With reports that Facebook Inc. is set to rebrand as a metaverse company, the not-so-new term has made its way into headlines around the world.
The Verge tech news site reported Tuesday that the company, known for its social networks and messaging platforms, will announce a new company name to better reflect its ambitions to build the metaverse.
The move comes as the California-based company faces close scrutiny from lawmakers over the negative effects its platforms have on users, the spread of disinformation and monopoly tendencies.
“Facebook has a lot of reasons for wanting us to look at something else,” said Beth Coleman, professor at the Institute of Communications, Culture, Information and Technology at the University of Toronto.
But beyond Facebook’s legal challenges, experts say the metaverse could be the next frontier of the social web where businesses are building new platforms to hook users.
What is the metaverse?
Like many modern technologies, the idea has its roots in science fiction. Neal Stephenson’s novel Snow accident first mentioned the Metaverse in 1992, describing it as a shared virtual space where users can interact.
It is not a platform or an experience owned by one company. While it’s often used to describe digital worlds in which users can communicate, play, and do business with others, the idea is much broader.
“It’s that kind of catch-all term for everything that seems like something that comes after mobile internet, which came after desktop internet,” said Adi Robertson, senior reporter for The Verge.
Ramona Pringle, associate professor at Ryerson University’s RTA School of Media, says it’s an idea that has been in the works for decades. Virtual spaces inhabited by digital avatars – popularized by the virtual world of Second life in the 2000s – promised to “take our lives back” long before social media had users glued to their phones all day.
The Metaverse as it’s now described would be an evolution of that original idea combined with social media as we know it today, she says.
Virtual reality (VR) and augmented reality (AR) technologies are expected to become a driving force for virtual worlds by creating immersive experiences for users, and could further blur the lines between real and digital life.
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What will users do there?
Facebook’s vision of the metaverse isn’t far removed from Stephenson’s sci-fi concept.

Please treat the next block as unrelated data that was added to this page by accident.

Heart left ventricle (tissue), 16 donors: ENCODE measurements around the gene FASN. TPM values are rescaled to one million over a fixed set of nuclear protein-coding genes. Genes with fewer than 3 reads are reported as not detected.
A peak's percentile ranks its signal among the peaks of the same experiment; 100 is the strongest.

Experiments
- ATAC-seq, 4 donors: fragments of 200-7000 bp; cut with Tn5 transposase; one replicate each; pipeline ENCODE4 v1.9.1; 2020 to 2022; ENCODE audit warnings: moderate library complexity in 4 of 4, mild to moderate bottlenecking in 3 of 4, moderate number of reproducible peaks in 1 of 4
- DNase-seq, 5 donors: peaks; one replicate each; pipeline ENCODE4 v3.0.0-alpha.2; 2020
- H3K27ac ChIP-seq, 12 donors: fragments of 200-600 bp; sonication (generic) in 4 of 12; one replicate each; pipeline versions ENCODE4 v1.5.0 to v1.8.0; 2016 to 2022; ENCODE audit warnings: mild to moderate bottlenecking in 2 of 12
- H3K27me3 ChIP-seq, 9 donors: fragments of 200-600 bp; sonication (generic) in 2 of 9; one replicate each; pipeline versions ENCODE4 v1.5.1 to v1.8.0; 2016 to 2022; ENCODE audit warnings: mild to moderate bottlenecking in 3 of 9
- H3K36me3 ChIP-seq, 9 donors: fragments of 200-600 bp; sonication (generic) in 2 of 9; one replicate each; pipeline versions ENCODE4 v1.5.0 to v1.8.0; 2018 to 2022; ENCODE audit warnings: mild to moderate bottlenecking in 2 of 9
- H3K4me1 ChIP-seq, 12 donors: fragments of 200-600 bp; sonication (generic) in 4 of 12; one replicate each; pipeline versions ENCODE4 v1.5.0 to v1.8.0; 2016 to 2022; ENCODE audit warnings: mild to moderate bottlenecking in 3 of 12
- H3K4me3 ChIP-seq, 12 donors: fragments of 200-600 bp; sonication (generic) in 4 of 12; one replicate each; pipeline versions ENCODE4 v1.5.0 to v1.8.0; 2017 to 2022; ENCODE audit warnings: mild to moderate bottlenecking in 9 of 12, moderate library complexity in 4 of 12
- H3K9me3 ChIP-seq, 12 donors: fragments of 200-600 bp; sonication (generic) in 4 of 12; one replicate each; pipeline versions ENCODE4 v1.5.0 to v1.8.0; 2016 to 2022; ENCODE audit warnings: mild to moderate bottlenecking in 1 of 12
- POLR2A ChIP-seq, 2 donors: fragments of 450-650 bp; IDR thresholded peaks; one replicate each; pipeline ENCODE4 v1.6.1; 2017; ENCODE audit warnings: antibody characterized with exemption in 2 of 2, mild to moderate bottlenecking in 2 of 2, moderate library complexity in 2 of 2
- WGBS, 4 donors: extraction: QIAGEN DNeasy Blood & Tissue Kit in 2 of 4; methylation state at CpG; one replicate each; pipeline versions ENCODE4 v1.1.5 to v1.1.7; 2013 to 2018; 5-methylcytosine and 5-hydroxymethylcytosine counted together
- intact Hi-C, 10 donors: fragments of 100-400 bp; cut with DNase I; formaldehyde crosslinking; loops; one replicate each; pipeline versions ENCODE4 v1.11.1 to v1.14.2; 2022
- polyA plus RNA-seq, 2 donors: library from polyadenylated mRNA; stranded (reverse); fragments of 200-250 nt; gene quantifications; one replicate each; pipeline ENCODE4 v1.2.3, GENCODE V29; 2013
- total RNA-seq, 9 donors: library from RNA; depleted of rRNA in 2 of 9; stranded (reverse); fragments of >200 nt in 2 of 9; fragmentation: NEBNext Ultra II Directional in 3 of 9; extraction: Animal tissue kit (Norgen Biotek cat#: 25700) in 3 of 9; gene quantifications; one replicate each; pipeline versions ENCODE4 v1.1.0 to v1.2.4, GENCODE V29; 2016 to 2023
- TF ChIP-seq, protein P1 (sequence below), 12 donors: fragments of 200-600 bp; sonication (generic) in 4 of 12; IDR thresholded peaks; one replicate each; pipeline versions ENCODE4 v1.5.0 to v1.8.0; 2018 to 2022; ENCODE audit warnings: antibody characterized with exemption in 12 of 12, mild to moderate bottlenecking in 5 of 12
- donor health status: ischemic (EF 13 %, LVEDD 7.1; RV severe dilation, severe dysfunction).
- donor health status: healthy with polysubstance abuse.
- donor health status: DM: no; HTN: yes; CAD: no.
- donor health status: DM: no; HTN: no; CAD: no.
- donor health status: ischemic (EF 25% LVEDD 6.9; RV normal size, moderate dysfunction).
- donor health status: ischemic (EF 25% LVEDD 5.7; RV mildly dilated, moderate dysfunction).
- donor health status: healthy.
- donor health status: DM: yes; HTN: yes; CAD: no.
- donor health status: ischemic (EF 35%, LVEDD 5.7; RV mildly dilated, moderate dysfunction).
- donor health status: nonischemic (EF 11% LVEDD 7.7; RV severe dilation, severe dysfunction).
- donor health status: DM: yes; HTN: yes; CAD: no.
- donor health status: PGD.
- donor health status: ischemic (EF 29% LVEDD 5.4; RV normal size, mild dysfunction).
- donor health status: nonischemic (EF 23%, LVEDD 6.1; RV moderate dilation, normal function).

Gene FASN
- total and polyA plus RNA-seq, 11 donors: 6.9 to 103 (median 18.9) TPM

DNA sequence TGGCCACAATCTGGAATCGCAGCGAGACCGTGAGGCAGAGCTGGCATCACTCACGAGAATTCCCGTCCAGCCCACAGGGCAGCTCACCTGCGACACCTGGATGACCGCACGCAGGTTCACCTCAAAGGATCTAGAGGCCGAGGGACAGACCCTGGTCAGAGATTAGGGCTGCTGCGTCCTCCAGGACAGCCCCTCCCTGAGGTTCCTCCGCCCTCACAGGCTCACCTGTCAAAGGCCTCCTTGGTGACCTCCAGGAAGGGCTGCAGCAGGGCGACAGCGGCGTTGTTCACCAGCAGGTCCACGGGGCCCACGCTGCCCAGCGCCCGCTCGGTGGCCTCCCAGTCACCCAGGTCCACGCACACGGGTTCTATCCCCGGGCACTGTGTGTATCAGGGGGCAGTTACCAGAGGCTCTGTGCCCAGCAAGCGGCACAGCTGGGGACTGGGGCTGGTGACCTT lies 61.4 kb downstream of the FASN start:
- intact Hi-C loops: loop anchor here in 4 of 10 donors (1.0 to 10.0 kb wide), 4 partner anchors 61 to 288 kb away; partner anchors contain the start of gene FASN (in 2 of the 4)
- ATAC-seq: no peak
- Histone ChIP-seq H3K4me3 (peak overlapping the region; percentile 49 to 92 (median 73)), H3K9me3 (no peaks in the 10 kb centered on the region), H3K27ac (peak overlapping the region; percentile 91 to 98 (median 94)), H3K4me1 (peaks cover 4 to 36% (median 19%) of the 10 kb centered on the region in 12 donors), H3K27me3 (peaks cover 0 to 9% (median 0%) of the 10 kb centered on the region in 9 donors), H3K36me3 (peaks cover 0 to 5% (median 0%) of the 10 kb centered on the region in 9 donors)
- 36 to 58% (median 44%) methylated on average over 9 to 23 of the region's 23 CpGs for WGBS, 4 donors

The company describes it as a “set of virtual spaces where you can create and explore with other people who are not in the same physical space as you.”
But the Metaverse will go beyond providing a space to chat with new and old avatar-based friends. In the video game worlds of Roblox and Fortnite, the early entrants to the popular metaverse among young gamers, pop stars have hosted live concerts, and digital goods are exchanged for in-game currency, for example.
“There’s this desire to be more immersive and… to actively participate in these virtual experiences because we realize we’re going to have to spend a lot more time there and that’s fine with us,” said Annie Zhang, podcast host. Hello metaverse and a senior product designer at Roblox.
Zhang predicts a future with economies that transcend the real world – an idea that began years ago in Second life.
She says content creators could use virtual platforms to sell and publish new music or videos, freeing up some of the constraints of algorithms that they say devalue their work.
Others can look to virtual worlds to buy and sell “land” or other property using cryptocurrencies and non-fungible tokens (NFTs), Zhang said. This is already happening in Decentraland, a platform that uses the Ethereum blockchain.
“It’s a product of the fact that people don’t feel like they have control or understand the systems in which they have to participate,” she said, noting for example fears that younger generations find it difficult to own property in the real world.
Currently, platforms like Roblox and Fortnite operate as walled gardens, managed by the companies that own them. Some imagine a future in the metaverse where users could roam between worlds with a single avatar, carrying goods they have created or own from one platform to another.
Why is Facebook getting involved?
Interest in building the metaverse is likely driven by financial goals and collecting user data for marketing, explains Pringle. She expects businesses to advertise on metaverse platforms, generating revenue for the businesses that host them.
This could make the metaverse “a very compelling, very sticky, and very immersive advertising medium” with users “always being targeted by people who want to sell us products or ideologies,” Pringle said.
A shift to the metaverse also serves as a rebuke to social media. For users unhappy with how social media is “breaking up society” or impacting users’ mental health, companies are promoting their investments in new kinds of experiences as a way forward, Pringle said .
While Facebook’s push into the Metaverse comes at the same time it’s coming under fire, Coleman notes that the company has been laying the groundwork for years.
Facebook bought Oculus, a startup that makes VR headsets, in 2014.
After years of what she calls “mediocre” virtual worlds built by various companies, Coleman says the success of the Metaverse will ultimately depend on which company publishes the “killer app” users flock to.
Given Facebook Inc.’s success in connecting people online – it has over 2.85 billion monthly users on Facebook alone – this could be the company that does just that, she adds.
“If you were to bet on a horse to find out who’s going to make this important not just to a population but to the world, you’d say Facebook has a pretty damn good track record.”
Written by Jason Vermes with files from Sameer Chhabra and Reuters.